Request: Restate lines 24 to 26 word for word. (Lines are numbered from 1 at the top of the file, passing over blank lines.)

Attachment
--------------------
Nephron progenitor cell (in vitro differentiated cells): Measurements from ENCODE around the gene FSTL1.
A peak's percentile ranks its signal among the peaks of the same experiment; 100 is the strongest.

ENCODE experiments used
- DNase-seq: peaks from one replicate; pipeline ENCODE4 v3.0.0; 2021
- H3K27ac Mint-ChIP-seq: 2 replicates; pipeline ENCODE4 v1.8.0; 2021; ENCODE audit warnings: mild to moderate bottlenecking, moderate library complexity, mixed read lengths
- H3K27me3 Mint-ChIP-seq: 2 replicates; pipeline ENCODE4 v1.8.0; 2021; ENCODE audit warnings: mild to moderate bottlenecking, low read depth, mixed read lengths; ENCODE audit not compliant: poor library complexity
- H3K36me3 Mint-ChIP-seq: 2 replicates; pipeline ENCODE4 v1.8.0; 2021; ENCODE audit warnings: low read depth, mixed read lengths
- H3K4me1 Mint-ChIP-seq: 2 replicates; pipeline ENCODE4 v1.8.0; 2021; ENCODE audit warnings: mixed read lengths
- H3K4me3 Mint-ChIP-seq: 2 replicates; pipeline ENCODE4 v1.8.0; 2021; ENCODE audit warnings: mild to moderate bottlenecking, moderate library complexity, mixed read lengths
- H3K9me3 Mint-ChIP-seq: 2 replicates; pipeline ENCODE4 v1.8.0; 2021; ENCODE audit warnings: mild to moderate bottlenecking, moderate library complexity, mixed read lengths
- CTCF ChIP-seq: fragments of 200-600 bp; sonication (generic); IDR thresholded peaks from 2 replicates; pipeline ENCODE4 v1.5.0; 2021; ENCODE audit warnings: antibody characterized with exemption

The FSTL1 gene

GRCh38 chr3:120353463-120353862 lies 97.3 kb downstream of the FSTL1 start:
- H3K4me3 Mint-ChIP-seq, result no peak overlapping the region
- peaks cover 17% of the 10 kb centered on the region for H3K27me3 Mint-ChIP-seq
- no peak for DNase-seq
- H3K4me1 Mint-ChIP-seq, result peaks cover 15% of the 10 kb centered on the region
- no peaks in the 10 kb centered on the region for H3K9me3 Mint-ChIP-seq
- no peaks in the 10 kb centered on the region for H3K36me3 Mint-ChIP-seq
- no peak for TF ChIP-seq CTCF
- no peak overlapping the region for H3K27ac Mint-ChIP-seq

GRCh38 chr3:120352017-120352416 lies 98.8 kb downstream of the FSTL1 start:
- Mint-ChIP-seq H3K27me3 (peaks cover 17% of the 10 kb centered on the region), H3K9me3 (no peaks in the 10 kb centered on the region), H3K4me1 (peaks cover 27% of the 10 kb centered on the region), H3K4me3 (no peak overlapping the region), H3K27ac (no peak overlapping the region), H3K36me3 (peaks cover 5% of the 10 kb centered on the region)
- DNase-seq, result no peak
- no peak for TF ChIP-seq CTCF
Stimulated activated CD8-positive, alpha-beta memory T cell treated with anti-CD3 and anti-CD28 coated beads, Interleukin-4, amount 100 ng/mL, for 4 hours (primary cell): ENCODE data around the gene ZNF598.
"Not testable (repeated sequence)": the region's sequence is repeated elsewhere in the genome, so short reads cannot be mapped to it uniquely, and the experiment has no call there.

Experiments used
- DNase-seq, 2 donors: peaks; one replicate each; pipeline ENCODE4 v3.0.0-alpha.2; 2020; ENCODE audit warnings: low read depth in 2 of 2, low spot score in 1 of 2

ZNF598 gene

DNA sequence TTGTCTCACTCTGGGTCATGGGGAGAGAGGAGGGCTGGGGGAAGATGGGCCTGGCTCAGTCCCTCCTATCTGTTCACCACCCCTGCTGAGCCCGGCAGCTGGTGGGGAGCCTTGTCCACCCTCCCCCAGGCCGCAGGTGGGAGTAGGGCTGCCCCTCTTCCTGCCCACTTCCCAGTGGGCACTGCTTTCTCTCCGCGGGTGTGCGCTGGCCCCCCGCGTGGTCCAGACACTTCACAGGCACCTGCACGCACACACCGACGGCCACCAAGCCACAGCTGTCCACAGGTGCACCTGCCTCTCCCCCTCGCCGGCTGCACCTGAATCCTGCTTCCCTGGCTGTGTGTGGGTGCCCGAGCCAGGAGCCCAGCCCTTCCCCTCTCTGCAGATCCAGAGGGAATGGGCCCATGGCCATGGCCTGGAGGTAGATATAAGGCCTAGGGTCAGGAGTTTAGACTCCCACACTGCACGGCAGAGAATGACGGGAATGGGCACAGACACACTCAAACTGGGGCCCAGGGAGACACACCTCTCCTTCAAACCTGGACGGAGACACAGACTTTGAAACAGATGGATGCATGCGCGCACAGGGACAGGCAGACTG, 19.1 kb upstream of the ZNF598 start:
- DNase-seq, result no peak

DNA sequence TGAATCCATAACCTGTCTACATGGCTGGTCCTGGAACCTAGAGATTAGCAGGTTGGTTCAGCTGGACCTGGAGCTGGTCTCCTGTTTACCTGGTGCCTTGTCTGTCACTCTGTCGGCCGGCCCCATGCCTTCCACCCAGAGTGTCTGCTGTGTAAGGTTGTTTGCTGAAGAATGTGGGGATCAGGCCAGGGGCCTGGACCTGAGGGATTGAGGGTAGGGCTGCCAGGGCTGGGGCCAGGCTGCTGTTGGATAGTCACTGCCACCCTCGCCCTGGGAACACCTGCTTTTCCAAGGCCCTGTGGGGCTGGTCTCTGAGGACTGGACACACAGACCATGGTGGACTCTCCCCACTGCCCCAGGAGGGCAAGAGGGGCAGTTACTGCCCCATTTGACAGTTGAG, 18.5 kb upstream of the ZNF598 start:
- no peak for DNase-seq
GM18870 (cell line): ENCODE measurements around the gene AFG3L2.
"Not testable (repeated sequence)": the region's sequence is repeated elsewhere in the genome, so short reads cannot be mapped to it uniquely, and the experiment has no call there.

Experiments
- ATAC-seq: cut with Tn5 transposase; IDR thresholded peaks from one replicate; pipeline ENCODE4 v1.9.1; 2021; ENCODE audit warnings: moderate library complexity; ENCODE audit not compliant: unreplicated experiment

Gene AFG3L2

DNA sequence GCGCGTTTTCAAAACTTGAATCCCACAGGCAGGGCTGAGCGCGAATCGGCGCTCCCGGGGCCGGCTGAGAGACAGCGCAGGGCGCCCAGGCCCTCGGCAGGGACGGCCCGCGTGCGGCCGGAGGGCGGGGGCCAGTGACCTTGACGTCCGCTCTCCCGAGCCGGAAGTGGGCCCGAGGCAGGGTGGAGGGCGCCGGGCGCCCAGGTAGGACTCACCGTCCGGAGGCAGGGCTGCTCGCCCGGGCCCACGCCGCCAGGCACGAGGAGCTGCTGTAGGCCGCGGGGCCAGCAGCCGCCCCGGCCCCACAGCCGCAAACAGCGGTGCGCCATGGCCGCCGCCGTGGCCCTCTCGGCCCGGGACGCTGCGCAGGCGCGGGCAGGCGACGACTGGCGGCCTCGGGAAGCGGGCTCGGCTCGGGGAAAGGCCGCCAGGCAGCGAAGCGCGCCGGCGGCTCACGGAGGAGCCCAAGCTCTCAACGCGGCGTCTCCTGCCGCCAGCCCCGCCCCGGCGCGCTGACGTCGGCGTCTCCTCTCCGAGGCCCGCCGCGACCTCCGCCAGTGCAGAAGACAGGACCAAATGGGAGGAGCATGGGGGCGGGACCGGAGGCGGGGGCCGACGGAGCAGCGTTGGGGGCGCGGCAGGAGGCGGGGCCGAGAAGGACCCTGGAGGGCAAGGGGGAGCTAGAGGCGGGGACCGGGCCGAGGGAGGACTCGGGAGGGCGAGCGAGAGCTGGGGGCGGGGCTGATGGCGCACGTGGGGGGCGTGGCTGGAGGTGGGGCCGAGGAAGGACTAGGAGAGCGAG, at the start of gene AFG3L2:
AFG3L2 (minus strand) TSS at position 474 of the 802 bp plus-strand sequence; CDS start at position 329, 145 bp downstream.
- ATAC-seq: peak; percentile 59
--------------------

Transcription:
- DNase-seq, result no peak
- no peak for TF ChIP-seq CTCF
Stimulated activated CD8-positive, alpha-beta memory T cell treated with anti-CD3 and anti-CD28 coated beads, Interleukin-4, amount 100 ng/mL, for 4 hours (primary cell): ENCODE data around the gene ZNF598.